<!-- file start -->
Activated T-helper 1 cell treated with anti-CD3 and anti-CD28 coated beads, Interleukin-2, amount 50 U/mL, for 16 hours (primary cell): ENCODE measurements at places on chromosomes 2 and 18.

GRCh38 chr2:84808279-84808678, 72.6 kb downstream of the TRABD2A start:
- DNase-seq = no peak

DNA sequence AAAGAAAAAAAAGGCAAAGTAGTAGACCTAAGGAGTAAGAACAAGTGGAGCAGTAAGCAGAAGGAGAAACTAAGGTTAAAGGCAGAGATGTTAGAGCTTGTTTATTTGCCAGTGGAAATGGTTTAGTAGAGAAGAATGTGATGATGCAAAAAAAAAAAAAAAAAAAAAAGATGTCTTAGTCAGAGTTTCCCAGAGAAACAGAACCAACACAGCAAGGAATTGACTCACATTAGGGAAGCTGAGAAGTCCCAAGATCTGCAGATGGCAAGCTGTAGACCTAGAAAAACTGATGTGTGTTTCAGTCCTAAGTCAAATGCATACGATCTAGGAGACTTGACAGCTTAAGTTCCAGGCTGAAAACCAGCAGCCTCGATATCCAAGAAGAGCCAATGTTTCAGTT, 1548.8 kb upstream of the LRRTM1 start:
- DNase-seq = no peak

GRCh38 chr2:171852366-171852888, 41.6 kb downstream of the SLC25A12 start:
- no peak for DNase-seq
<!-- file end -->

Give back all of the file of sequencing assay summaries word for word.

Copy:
Activated T-helper 1 cell treated with anti-CD3 and anti-CD28 coated beads, Interleukin-2, amount 50 U/mL, for 16 hours (primary cell): ENCODE measurements at places on chromosomes 2 and 18.

GRCh38 chr2:84808279-84808678, 72.6 kb downstream of the TRABD2A start:
- DNase-seq = no peak

DNA sequence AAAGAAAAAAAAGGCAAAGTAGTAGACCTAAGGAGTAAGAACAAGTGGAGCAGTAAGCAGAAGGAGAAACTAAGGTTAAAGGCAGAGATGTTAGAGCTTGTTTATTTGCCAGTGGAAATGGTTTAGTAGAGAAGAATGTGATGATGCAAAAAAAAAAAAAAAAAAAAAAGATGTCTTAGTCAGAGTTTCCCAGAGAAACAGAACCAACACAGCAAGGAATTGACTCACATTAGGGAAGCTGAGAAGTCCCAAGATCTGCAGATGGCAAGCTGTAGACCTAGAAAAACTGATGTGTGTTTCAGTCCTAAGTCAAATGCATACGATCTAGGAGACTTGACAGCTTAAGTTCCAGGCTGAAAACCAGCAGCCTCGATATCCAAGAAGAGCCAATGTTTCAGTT, 1548.8 kb upstream of the LRRTM1 start:
- DNase-seq = no peak

GRCh38 chr2:171852366-171852888, 41.6 kb downstream of the SLC25A12 start:
- no peak for DNase-seq